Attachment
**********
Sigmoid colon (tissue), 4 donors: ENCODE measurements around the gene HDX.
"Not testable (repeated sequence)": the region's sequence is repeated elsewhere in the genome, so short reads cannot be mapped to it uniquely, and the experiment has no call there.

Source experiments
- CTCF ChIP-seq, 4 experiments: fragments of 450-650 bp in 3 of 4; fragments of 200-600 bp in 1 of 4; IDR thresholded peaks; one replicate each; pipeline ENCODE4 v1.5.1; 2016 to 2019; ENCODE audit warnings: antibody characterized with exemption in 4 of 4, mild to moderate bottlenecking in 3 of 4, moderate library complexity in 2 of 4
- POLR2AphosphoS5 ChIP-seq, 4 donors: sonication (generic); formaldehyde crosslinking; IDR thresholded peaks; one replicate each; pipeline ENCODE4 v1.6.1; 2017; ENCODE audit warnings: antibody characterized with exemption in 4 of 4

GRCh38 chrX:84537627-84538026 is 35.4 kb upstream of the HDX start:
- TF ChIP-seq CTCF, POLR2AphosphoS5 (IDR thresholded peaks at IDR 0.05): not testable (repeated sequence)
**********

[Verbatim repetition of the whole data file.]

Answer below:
Sigmoid colon (tissue), 4 donors: ENCODE measurements around the gene HDX.
"Not testable (repeated sequence)": the region's sequence is repeated elsewhere in the genome, so short reads cannot be mapped to it uniquely, and the experiment has no call there.

Source experiments
- CTCF ChIP-seq, 4 experiments: fragments of 450-650 bp in 3 of 4; fragments of 200-600 bp in 1 of 4; IDR thresholded peaks; one replicate each; pipeline ENCODE4 v1.5.1; 2016 to 2019; ENCODE audit warnings: antibody characterized with exemption in 4 of 4, mild to moderate bottlenecking in 3 of 4, moderate library complexity in 2 of 4
- POLR2AphosphoS5 ChIP-seq, 4 donors: sonication (generic); formaldehyde crosslinking; IDR thresholded peaks; one replicate each; pipeline ENCODE4 v1.6.1; 2017; ENCODE audit warnings: antibody characterized with exemption in 4 of 4

GRCh38 chrX:84537627-84538026 is 35.4 kb upstream of the HDX start:
- TF ChIP-seq CTCF, POLR2AphosphoS5 (IDR thresholded peaks at IDR 0.05): not testable (repeated sequence)